Flood survivor: 'I don't think we're going to make it'

(AP) Roger Oldham thought the safest place he could go with his wife and mother-in-law to avoid the rising flood waters here was the roof of their one-story house. He was right - though the three weren't prepared for what followed.

Just minutes after they escaped Saturday night, violent flood waters from an adjacent drainage ditch blew out their basement wall, ripping the house from its foundation and sending Oldham and the others on a harrowing ride through town.

Holding on for their lives, Oldham and his wife, Bonnie, and her mother screamed for help as the house floated about 1,000 feet through the yards of their neighbors, many of whom were also stranded in the dark.

"They were on the roof screaming and there was nothing you could do," said neighbor Sean Wehlage, 29, who was on his roof with his girlfriend and saw the Oldham house float by. He heard them screaming "bloody murder," but once they passed a towering pine tree he couldn't hear their cries and assumed the worst.

The Oldhams were hanging on and praying the house stayed upright.

"You just hope and pray you don't hit something and tip over," Roger Oldham said Sunday, standing in his driveway looking into the hole where his house once stood. Filled with muddy rain and flood water, it looked more like a dirty swimming hole than the foundation for the house he lived in since 1975.

Oldham, 65, didn't even know there was the threat of a flood until he got a call from his sister who had heard Stockton was being evacuated. Then he looked out the window and saw the water rushing down the street and out the drainage ditch that runs alongside his house.

About 30 minutes later he decided to head for the roof. "I figured we better get the hell out," he said. "It's a good thing we did."

Bonnie Oldham and her 72-year-old mother used a glass patio table to get on the roof. But after that broke, Roger Oldham got a desk from inside the house and turned it on its side to climb up.

Bonnie Oldham grabbed some blankets to protect them from the storm, but she left their cats behind. She wanted to go back down to get them, but Roger wouldn't let her. The next afternoon she was walking barefoot, her feet caked in mud, trying to find them in their adjacent garage.

When they were on the roof, Bonnie Oldham recalled hearing what she described as a "big explosion." Looking at the pit where her house used to stand, she guessed Sunday that what she heard was the water blowing out the west wall of her cinder block basement.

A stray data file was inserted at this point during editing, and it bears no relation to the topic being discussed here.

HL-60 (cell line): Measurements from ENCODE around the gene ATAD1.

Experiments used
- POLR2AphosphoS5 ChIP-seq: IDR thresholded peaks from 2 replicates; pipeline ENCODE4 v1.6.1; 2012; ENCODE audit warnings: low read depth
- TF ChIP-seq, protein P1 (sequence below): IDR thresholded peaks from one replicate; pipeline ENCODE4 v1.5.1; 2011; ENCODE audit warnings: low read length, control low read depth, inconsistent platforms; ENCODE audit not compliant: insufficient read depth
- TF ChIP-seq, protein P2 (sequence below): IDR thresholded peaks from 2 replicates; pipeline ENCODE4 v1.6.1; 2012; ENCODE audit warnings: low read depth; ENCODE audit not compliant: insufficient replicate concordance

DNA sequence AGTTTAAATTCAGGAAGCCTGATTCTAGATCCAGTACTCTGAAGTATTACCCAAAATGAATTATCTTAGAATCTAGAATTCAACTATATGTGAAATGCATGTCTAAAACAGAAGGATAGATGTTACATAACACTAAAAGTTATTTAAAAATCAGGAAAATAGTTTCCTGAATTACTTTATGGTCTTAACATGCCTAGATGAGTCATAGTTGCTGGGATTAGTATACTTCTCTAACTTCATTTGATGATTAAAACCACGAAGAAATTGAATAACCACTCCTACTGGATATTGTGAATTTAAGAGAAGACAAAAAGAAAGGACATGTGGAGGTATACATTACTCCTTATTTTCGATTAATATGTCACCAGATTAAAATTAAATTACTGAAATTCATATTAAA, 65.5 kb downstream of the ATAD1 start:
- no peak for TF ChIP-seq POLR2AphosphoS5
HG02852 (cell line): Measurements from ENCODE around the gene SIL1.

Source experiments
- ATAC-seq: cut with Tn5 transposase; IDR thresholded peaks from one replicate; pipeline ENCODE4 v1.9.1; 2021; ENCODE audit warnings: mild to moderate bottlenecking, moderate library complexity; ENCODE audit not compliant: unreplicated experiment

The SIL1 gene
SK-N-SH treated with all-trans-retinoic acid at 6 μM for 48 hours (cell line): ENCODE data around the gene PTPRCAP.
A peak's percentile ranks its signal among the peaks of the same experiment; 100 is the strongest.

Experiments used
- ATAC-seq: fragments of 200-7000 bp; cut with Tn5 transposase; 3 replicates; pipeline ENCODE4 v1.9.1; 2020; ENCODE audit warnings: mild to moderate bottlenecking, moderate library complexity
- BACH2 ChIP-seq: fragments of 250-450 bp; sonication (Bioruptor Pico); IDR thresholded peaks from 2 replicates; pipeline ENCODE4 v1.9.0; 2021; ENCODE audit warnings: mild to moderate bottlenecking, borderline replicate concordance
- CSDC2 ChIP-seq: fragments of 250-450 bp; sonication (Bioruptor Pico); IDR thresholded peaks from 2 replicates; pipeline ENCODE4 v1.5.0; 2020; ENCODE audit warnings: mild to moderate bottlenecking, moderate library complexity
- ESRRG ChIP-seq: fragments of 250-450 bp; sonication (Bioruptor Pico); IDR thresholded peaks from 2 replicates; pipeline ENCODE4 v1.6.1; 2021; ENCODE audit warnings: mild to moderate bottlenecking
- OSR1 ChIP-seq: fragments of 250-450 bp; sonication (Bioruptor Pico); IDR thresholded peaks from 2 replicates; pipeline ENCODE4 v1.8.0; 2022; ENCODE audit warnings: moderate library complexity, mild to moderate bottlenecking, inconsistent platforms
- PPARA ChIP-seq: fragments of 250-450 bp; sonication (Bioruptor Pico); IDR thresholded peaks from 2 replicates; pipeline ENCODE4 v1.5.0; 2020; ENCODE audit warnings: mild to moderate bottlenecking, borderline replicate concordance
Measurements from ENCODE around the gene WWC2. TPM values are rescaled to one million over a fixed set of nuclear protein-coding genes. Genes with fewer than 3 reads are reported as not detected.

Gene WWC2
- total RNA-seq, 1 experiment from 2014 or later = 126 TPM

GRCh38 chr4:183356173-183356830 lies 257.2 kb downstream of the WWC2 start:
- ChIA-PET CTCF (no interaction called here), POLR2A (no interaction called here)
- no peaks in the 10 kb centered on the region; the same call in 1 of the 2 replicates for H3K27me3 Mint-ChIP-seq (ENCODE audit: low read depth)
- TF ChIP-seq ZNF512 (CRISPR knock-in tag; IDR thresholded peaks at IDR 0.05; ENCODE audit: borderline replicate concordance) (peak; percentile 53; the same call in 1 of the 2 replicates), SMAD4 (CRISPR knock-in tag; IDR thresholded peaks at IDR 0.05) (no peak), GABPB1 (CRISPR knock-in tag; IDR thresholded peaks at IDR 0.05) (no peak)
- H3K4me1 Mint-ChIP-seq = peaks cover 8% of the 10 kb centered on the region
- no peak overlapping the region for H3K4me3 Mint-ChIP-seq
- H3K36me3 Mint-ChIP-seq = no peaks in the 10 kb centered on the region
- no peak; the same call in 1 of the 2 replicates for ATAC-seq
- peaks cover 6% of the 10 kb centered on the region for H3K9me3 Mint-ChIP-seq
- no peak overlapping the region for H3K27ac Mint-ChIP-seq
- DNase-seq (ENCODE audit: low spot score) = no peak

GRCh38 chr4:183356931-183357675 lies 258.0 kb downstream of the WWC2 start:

"We thought it was the tree cracking," she said. "Then Roger says, 'Look out, here we go."

The house, and the Oldhams, were on their way.

"He said, 'I don't think we're going to make it," Bonnie Oldham recalled.

The storms that socked Stockton and the entire southeastern Minnesota and southwestern Wisconsin region were blamed for the deaths of at least four people, including two who were killed in their vehicle near Stockton and two others who died in another vehicle near Witoka.

Minnesota Gov. Tim Pawlenty was taken to see the Oldham house sitting on the train tracks during a tour of Stockton on Sunday. He had to cut the visit short due to the smell of gas from propane tanks resting on the tracks.

The Oldhams' neighbor who saw the house floating said it was a miracle they survived. Not only were they getting carried away by the flood waters, Wehlage said he could also hear propane tanks hissing in the dark night, made even more frightening by the loss of power in the town.

"I cannot describe the terror of it all," he said. "I'm just glad to be alive."

The Oldham house slammed into railroad tracks where it came to a stop, perpendicular to the rail lines twisted like licorice whips by the storm.

Bonnie Oldham, 52, said it was the already mangled railroad tracks that effectively blocked their house from going any farther. Even though the house stopped on the tracks, the night was just beginning for the Oldhams.

They screamed for help for more than five hours, the house lodged on the railroad tracks, but Bonnie Oldham said because it was so dark and the storm was so loud, no one could find them. And besides, there weren't supposed to be any houses where theirs ended up on the tracks.

Finally in the early morning, around 5 a.m., she said a firefighter spotted them and a boat came to their rescue. All three were taken to Winona Community Hospital, where Roger Oldham said they warmed up, but were released with just a few scratches Sunday.

Now they have to figure out what to do next.

"Everything's gone," Bonnie Oldham said, breaking down into tears as neighbors came to hear the story and offer support.

Roger Oldham, who's lived in Stockton since 1968, knows he's not coming back.

"I ain't gonna build here again," he said. "I think I'll move out of town. Taxes are too high here anyway."

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